Rick Bragg has the amazing ability to tell stories that touch our hearts. He always has. His books like All Over but the Shoutin’ and the more recent Best Cook in the World draw the reader in with just the right mix of tenderness and toughness and honest humor. He tempers sorrow with laughter, and somehow, we’re different and better when we put down his books. He’s back with a book about a dog, and it’s another winner. The Speckled Beauty: A Dog and his People, Lost and Foundgoes on sale September 21. It’s a warm and laugh-out-loud funny story about how Bragg’s life was changed by a poorly behaved, half-blind stray dog “an illegitimate Australian shepherd” who wandered onto his rural property. He named the dog Speck. It seems Speck, who likes mayonnaise sandwiches and chasing all livestock, showed up exactly when Bragg needed … something. And so, this is the story of two damaged creatures who help each other heal.
Oh, the humble sweet potato! Is there nothing it can’t do? Apparently not, as Mary-Frances Heck, senior food editor at Food & Wine, shows us. Sweet Potato Ice Cream? Yes. Sweet Potato Galette with a just-cooked egg on top? Consider it done. Sweet Potato Leaf and Fava Bean Stew? Why not?
Some 60 bold and delicious recipes take us from appetizers to sides to dinner to dessert—and the flavors are from all over the world. Shrimp and Sweet Potato Kakiage is a Japanese dish; Huevos Rotos is Spanish; there’s Irish Fish Pie with a topping of sweet potato puree; Thai-Style Noodle Curry is an exotic way to up your sweet potato game. (A trip to the farmers’ market AND the fabulous markets on Green Springs Highway is in order; you’ll find everything you’ll need.) Some dishes will be more familiar. There are sweet potato fries here and sweet potato chips and sweet potato biscuits. There’s even a sweet potato “Big Mac.” What’s more, Mary-Frances guides cooks in a conversational way that is comforting even before you put your comfort food on the table.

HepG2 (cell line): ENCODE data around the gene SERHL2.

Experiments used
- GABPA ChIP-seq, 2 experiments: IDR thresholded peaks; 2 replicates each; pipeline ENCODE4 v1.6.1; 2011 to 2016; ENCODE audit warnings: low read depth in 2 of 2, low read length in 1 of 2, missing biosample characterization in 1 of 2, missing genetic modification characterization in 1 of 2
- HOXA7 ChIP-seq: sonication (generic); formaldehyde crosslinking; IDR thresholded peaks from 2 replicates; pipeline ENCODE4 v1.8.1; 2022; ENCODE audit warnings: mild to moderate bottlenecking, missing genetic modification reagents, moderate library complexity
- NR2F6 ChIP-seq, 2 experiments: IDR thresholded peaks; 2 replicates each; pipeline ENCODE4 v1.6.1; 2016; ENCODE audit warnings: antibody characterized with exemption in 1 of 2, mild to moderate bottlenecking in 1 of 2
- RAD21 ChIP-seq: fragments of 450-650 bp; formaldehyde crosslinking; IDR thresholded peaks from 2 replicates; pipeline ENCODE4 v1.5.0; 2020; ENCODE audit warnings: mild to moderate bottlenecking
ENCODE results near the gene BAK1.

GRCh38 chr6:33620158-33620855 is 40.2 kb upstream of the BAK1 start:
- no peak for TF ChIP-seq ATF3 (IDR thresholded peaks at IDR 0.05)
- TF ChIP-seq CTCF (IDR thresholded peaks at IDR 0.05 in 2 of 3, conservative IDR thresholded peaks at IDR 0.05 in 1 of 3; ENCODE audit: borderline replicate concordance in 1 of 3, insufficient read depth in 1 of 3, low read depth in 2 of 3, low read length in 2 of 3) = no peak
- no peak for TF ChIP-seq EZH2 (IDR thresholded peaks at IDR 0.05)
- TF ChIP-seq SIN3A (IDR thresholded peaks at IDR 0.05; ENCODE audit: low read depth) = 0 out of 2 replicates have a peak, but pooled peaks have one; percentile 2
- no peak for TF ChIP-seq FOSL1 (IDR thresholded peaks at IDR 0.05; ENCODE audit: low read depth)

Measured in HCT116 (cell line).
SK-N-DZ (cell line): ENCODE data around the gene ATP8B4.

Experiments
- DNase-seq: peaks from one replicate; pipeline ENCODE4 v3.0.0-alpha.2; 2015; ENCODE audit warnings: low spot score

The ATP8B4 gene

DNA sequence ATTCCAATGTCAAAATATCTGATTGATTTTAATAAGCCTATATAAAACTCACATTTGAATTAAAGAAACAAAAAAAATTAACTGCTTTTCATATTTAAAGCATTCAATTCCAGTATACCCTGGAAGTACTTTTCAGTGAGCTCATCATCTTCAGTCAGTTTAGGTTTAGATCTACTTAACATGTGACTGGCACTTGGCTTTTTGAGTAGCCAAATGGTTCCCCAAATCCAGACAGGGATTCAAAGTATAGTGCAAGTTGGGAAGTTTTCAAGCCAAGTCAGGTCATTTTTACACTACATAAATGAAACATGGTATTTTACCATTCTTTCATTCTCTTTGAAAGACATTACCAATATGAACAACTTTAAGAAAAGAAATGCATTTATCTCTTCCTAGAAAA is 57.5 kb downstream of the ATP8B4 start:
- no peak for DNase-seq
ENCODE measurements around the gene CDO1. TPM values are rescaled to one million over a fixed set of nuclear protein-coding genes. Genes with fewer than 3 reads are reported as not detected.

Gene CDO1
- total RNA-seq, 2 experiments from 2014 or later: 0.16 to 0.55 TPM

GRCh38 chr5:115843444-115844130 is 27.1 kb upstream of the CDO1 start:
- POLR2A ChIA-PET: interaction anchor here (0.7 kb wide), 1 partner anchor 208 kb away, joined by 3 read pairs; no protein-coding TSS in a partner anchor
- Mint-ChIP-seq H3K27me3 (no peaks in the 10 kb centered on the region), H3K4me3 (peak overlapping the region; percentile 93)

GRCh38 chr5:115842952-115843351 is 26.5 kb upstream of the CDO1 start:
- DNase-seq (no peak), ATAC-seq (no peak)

I’ve followed Gin Phillips for years now. Her first novel, The Well and the Mine, remains one of my favorites. It won the 2009 Barnes & Nobel Discover Award. And once, in a train station in Germany, I saw a poster for her book Fierce Kingdom, and I was just so immensely proud of this Birmingham writer! Her latest novel, Family Law, is just as well written and compelling as the others. It’s set in Alabama in the 1980s and follows the career of a young lawyer named Lucia who is making a name for herself at a time when women were more likely to be the ones represented—not the ones doing the representing. Lucia spends her days helping women and children get free of troubling relationships, and her work is not without its perils; she receives plenty of threats. One day, a teenage girl named Rachel, whose mother is divorcing, comes into Lucia’s office. Rachel is captivated by Lucia and her ability to successfully move in what is essentially a man’s world. The young girl sees a path for herself in what Lucia is doing with her life. But then the violence of a threat made good puts Rachel in danger, and Lucia has to decide exactly how much her work means to her. (The novel is inspired by the real-life career of a highly successful woman attorney from Birmingham.)